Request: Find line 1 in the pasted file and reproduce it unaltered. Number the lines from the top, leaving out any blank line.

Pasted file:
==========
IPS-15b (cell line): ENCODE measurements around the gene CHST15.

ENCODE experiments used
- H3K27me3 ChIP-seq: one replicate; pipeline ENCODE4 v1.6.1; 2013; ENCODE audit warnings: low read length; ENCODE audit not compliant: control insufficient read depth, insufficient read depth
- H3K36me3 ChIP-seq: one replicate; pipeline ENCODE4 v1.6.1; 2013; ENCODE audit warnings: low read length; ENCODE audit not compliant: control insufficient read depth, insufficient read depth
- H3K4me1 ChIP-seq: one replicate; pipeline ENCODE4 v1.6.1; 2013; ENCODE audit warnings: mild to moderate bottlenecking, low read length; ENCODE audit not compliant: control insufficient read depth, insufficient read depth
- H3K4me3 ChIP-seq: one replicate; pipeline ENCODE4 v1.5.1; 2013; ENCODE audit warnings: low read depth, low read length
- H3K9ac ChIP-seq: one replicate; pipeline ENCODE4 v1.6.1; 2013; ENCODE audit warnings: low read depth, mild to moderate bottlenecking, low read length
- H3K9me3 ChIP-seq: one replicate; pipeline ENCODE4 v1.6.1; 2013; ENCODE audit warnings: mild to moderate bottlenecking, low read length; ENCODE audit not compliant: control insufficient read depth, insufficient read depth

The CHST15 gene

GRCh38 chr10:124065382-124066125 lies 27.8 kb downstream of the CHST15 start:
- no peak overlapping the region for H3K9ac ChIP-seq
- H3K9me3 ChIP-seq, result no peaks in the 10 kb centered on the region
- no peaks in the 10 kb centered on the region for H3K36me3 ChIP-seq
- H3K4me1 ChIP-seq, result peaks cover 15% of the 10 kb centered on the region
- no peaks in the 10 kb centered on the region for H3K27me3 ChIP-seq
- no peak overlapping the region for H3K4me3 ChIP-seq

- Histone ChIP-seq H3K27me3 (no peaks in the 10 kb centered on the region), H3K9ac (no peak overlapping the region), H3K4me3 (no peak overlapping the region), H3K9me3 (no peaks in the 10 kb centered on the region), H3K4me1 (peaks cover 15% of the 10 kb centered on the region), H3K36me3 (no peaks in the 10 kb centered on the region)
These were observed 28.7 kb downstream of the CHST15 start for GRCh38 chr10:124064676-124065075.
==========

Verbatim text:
IPS-15b (cell line): ENCODE measurements around the gene CHST15.